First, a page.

1961: The last Pacific Electric Railway streetcar (“Red Car”) runs between Los Angeles and Long Beach — both the first and last interurban passenger line of the former Pacific Electric (under the auspices of Los Angeles Metropolitan Transit Authority since 1958).
The line had connected the two cities since July 4, 1902 and is the last for the company since 1959 when the other lines had converted to buses.
The remaining streetcars in Los Angeles converted to bus lines in 1963.
When passenger rail is reintroduced in 1990, it is on the same Los Angeles – Long Beach right-of-way.
The 59-year history of Pacific Electric’s rail service between Los Angeles and Long Beach, including an image from opening day in 1902, is found in our Primary Resources blog post here, while the story of how the rail line converted to buses is recounted in this Primary Resources blog post.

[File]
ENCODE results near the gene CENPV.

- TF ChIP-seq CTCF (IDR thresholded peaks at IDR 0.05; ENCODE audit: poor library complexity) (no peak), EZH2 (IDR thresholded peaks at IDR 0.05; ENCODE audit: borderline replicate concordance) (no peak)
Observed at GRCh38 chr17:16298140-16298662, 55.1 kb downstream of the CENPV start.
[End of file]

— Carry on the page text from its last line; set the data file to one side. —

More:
This documentary film footage depicts the last days of Pacific Electric rail service.
1994: A groundbreaking ceremony is held for the Pasadena Blue Line (now, Gold Line) at the intersection of Avenue 18 and Barranca next to the railroad bridge spanning the Los Angeles River.
The Mayors of Los Angeles, Pasadena and South Pasadena participate in the start of demolition of the existing Santa Fe bridge to make way for a new Metro Rail bridge.
The project is later temporarily suspended over funding shortfalls until the formation of the independent Pasadena Blue Line Construction Authority.
The Authority later holds a second groundbreaking ceremony on June 8, 2000, and the project opens as the Metro Gold Line on July 26, 2003.